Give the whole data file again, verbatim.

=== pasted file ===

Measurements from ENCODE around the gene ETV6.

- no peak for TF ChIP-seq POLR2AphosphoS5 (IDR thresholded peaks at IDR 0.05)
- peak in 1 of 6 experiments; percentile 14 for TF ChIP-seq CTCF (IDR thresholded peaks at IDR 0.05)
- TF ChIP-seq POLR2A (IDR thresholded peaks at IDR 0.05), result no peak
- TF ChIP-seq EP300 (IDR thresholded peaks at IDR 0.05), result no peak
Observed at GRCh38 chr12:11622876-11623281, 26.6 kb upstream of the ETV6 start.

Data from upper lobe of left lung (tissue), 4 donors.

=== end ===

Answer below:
Measurements from ENCODE around the gene ETV6.

- no peak for TF ChIP-seq POLR2AphosphoS5 (IDR thresholded peaks at IDR 0.05)
- peak in 1 of 6 experiments; percentile 14 for TF ChIP-seq CTCF (IDR thresholded peaks at IDR 0.05)
- TF ChIP-seq POLR2A (IDR thresholded peaks at IDR 0.05), result no peak
- TF ChIP-seq EP300 (IDR thresholded peaks at IDR 0.05), result no peak
Observed at GRCh38 chr12:11622876-11623281, 26.6 kb upstream of the ETV6 start.

Data from upper lobe of left lung (tissue), 4 donors.